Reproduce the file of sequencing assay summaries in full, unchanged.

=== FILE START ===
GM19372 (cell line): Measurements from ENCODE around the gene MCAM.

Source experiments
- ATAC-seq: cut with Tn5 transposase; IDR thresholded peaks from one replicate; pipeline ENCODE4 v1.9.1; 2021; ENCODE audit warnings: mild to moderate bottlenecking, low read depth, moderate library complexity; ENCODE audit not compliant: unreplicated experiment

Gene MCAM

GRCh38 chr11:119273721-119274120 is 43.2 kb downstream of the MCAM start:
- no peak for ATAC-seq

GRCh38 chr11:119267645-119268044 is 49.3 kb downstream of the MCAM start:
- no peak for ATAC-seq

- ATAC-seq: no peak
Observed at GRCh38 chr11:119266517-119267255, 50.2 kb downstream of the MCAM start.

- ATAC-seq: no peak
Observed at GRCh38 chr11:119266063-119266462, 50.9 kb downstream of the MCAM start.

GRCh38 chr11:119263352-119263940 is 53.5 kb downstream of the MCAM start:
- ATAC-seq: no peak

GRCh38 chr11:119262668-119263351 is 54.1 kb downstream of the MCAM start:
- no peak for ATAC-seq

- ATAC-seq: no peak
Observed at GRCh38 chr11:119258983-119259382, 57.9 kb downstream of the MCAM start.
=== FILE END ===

GM19372 (cell line): Measurements from ENCODE around the gene MCAM.

Source experiments
- ATAC-seq: cut with Tn5 transposase; IDR thresholded peaks from one replicate; pipeline ENCODE4 v1.9.1; 2021; ENCODE audit warnings: mild to moderate bottlenecking, low read depth, moderate library complexity; ENCODE audit not compliant: unreplicated experiment

Gene MCAM

GRCh38 chr11:119273721-119274120 is 43.2 kb downstream of the MCAM start:
- no peak for ATAC-seq

GRCh38 chr11:119267645-119268044 is 49.3 kb downstream of the MCAM start:
- no peak for ATAC-seq

- ATAC-seq: no peak
Observed at GRCh38 chr11:119266517-119267255, 50.2 kb downstream of the MCAM start.

- ATAC-seq: no peak
Observed at GRCh38 chr11:119266063-119266462, 50.9 kb downstream of the MCAM start.

GRCh38 chr11:119263352-119263940 is 53.5 kb downstream of the MCAM start:
- ATAC-seq: no peak

GRCh38 chr11:119262668-119263351 is 54.1 kb downstream of the MCAM start:
- no peak for ATAC-seq

- ATAC-seq: no peak
Observed at GRCh38 chr11:119258983-119259382, 57.9 kb downstream of the MCAM start.